News | July 6, 2022

Fiber Optic Sensing Detects Tremor From Icelandic Subglacial Volcano

Researchers used a fiber optic cable on the ice cap of an Icelandic subglacial volcano to detect low-frequency volcanic tremor, suggesting this technology could be useful in monitoring other ice-covered volcano systems.

Their research published in The Seismic Record indicates that the floating ice cap, part of the Vatnajökull glacier, acted as a natural amplifier of the tremor signals generated by the Grímsvötn volcano, one of Iceland’s most hazardous.

This appears to be the first observation of a floating ice sheet acting as an amplifier of tremor, said Andreas Fichtner, a professor of seismology and wave physics at ETH Zürich. “Oscillations of ice shelves in Antarctica or Greenland have been known for a long time,” he explained, “but they are mostly excited by ocean waves.”

Although the exact mechanisms behind volcanic tremor can differ, it can be an indicator of deep volcanic or geothermal activity, Fichter said. “In addition to providing information about the underlying processes, tremor may also serve as a precursor of volcanic eruptions that should be monitored closely.”

Grímsvötn is one of Iceland’s largest and most active volcanoes, with major eruptions taking place on average every ten years. Geothermal heating melts the ice cap, creating a subglacial lake on the volcano that occasionally bursts forth and floods the coastal plains. Its explosive eruptions create towering ash plumes that affect agriculture, human health and aviation. Ash from the last major eruption in May 2011 closed Iceland’s main airport and led to the cancellation of 900 flights.

Researchers would like to learn more about the seismic environment of Grímsvötn, but installing a traditional seismic network is expensive and difficult in the remote and harsh conditions at the subglacial volcano. Instead, Fichtner and colleagues turned to Distributed Acoustic Sensing.

Distributed Acoustic Sensing, or DAS, uses the tiny internal flaws in a long optical fiber as thousands of seismic sensors. An instrument called an interrogator at one end of the fiber sends laser pulses down the cable that are reflected off the fiber flaws and bounced back to the instrument. When the fiber is disturbed by seismic activity, researchers can examine changes in the timing of the reflected pulses to learn more about the resulting seismic waves.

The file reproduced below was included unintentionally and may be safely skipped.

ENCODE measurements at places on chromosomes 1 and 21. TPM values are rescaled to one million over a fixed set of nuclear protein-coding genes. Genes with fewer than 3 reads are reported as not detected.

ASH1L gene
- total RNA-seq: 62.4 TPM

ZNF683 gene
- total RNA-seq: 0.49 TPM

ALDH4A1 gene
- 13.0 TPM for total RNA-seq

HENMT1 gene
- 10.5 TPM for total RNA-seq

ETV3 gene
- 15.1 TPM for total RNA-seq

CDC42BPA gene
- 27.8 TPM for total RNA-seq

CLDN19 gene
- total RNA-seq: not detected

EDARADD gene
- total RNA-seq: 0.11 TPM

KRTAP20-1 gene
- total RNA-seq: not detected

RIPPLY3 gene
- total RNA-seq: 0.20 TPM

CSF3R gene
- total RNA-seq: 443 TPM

The researchers deployed a 12.5 kilometer-long fiber-optic cable on Grímsvötn in May 2021 and collected data from the DAS system for three weeks.

“We wanted to know if a large DAS experiment in such a challenging and remote environment would actually be feasible at all and if it might teach us something new,” said Fichtner. “Now, having analyzed the data in detail, we know that the discoveries we made would not have been possible with conventional stations. This includes not only the tremor-related ice sheet oscillations but also the nearly 3000 local earthquakes that we detected within the three weeks of the experiment.”

After analyzing the densely sampled DAS data, the researchers realized that the floating ice sheet was acting as a natural resonator of seismic signals, allowing them to detect the volcanic tremor that might have otherwise been overwhelmed by other ambient or instrument “noise” in a traditional seismic network.

The research team got lucky with unusually nice weather—along with research huts equipped with a geothermally heated sauna on the highest point of the Grimsvötn caldera—during the fiber optic deployment. A trenching sled developed by researchers at the Icelandic Meteorological Office, which ploughed and placed the cable at the same time, also helped.

“The real challenge was splicing in the field,” Fichtner recalled. “Since we had three cable drums with four kilometers of cable on each of them, we had to connect the fibers, which is called splicing. An optical fiber is thinner than a human hair, and therefore it is difficult to handle on a glacier.”

Source: The Seismological Society of America